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“Smart Meter” debate continues on the E-Board

Locations: News Published

By John Colson

Sopris Sun Staff Writer

The local fight over Smart Meters took an unusual turn this week, when Carbondale’s Environmental Board got a look at the question of whether the growing amount of atmospheric electromagnetic radiation [EM] is linked to the disappearance of honey bees and the disorientation of migratory birds as well as potentially posing a health hazard to humans.

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Carbondale residents Jody Powell and Cedar Rose, along with visiting activist Gary Duncan from Pagosa Springs, Colorado, believe the links are real and told the E-Board members the connections should be viewed as warnings signs of electromagnetic pollution that is threatening wildlife as well as human health.

But members of the E-Board, as it is known, were not quite so sure, and asked Powell and Rose to work with the board’s subcommittee on Energy & Transportation to come up with a recommendation that the E-Board can consider.

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At issue is the recent news that Holy Cross Energy, the electric utility co-operative that serves much of Carbondale, plans on installing what Holy Cross calls its “enhanced metering system” on the exteriors of local homes. The new meters are meant to replace the old, “analog” meters with revolving wheels showing the rate of power usage by a household.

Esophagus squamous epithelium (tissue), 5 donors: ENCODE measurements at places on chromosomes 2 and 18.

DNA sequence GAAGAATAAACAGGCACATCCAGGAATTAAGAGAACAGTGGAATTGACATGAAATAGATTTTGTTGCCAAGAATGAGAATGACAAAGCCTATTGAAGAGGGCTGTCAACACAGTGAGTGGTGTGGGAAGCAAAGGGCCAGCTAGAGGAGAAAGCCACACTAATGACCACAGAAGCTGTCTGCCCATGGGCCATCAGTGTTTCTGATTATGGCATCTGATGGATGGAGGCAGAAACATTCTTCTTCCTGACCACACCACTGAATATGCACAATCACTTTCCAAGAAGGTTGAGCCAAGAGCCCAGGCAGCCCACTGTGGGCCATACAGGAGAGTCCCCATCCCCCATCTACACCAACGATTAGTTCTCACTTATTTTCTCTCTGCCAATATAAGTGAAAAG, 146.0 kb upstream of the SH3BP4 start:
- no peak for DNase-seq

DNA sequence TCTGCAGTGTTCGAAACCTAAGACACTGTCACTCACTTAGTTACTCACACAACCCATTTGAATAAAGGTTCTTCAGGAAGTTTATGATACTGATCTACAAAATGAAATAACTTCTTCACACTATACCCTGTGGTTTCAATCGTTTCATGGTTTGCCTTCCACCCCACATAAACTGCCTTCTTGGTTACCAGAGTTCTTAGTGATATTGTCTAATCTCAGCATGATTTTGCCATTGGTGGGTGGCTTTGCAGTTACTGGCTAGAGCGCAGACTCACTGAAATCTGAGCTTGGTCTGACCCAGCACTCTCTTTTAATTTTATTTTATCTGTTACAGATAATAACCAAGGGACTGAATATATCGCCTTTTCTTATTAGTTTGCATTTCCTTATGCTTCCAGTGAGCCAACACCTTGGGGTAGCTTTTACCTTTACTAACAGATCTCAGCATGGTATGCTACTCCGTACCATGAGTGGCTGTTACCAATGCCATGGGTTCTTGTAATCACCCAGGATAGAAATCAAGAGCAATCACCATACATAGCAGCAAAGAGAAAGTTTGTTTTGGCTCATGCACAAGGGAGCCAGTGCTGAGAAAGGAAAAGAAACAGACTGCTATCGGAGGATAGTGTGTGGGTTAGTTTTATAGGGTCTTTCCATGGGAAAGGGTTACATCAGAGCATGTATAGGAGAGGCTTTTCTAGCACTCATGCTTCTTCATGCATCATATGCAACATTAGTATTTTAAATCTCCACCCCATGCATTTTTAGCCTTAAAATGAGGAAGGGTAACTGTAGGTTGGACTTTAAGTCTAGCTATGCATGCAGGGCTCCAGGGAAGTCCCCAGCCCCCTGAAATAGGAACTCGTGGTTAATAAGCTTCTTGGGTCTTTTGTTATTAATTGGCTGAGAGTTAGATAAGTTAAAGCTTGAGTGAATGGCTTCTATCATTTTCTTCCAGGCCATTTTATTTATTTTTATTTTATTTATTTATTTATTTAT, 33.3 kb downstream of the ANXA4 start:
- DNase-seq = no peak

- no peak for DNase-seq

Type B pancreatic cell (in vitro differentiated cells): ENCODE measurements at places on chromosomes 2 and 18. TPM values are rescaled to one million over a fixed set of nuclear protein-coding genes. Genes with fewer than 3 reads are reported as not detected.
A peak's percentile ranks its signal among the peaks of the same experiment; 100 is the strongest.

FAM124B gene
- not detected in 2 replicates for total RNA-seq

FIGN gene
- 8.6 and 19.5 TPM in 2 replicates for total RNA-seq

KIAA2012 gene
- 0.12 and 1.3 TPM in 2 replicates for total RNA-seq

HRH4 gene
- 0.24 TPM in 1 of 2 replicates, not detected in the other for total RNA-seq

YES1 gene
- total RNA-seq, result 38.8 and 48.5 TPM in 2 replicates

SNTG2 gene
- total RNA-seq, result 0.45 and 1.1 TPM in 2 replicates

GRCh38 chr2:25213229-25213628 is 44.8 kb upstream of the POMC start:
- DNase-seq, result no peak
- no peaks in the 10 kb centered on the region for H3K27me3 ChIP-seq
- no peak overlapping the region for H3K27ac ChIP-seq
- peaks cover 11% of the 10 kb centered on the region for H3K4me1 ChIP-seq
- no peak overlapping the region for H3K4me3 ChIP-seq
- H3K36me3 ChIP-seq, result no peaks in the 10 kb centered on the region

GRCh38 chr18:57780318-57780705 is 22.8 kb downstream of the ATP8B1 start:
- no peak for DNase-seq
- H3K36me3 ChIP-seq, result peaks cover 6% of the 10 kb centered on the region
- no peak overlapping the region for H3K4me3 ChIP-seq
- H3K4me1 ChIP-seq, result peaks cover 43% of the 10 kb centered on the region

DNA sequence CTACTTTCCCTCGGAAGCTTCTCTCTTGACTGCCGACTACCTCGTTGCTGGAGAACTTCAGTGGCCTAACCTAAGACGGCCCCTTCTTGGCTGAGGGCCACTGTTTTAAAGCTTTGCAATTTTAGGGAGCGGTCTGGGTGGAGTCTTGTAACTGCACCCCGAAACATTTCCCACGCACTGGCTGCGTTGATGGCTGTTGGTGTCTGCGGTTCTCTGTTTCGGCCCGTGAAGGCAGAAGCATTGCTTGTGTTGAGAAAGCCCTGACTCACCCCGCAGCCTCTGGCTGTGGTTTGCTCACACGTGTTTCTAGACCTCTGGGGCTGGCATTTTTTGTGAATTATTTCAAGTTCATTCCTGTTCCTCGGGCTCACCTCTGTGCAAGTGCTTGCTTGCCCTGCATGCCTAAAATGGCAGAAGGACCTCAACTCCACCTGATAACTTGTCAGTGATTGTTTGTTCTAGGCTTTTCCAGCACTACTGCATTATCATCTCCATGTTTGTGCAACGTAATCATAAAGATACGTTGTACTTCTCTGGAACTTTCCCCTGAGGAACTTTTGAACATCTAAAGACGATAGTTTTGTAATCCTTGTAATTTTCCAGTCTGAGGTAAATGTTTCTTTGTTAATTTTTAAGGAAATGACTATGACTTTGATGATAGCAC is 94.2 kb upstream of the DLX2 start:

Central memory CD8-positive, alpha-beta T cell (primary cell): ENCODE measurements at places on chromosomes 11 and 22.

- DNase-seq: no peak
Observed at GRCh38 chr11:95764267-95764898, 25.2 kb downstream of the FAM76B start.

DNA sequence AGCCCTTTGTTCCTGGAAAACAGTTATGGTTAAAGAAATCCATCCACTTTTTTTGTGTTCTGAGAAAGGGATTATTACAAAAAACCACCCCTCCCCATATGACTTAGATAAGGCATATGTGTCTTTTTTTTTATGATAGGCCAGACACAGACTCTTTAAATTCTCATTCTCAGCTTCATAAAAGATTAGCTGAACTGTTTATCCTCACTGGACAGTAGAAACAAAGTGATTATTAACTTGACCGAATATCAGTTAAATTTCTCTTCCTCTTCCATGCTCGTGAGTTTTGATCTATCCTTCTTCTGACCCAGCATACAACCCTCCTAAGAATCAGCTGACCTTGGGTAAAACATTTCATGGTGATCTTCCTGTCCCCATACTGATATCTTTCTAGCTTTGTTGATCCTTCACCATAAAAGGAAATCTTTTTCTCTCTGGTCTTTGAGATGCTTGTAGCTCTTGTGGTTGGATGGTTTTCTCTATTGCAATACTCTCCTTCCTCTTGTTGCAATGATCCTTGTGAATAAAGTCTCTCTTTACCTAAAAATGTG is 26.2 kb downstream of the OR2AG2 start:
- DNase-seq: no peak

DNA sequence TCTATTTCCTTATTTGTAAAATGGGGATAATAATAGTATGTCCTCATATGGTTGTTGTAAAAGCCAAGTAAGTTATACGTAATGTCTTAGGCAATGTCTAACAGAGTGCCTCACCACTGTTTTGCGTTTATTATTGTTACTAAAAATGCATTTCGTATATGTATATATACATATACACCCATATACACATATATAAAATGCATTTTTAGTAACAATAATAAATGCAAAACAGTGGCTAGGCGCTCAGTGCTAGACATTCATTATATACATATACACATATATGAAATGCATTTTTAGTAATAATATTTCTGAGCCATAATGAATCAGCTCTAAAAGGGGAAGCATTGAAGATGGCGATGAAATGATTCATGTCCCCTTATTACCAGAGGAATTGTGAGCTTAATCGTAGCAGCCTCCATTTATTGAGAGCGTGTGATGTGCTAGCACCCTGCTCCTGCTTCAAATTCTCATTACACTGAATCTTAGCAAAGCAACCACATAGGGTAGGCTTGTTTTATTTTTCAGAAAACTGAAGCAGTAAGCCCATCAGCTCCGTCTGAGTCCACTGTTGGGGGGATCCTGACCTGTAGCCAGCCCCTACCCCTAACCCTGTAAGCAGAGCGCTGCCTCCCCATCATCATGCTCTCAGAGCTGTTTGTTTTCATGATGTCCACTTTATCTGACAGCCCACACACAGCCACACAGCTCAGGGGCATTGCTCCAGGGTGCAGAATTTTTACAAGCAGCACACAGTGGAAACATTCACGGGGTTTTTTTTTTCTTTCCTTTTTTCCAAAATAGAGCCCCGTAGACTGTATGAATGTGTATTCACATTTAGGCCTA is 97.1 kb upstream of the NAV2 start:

The other utility serving Carbondale, Xcel, had openly initiated an experimental program involving installation of “smart meters” in the city of Boulder, Colorado, starting in 2007, known as “SmartGridCity” and touted as a new way of managing power usage and providing data that would ultimately mean lower usage and lower costs to consumers.

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But the program ran into problems that included resistance from people with concerns similar to those expressed by Powell, Rose and Duncan.

Costs ballooned to $44.5 million, which was to be partly offset by the utility’s statewide customer base, and the program never truly got off the ground, according to a 2012 article in The Denver Post.

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Along the way, doubters began questioning the veracity of the utility’s claims, and began unearthing information about human health problems blamed on the smart meters, fires in homes they said were believed to be caused by the smart meters, and other problems.

An Xcel official, at a meeting in late May with the Carbondale trustees, maintained that the utility currently has no intention of trying the same thing in Carbondale as it tried in Boulder.

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And Holy Cross officials at the same meeting stressed that the meters they are planning to install are not the same as the “smart meters” that have generated controversy and concern in other parts of the country and the world.

But those who feel the new meters pose a threat to the health, safety and welfare of the citizenry remain on the offensive.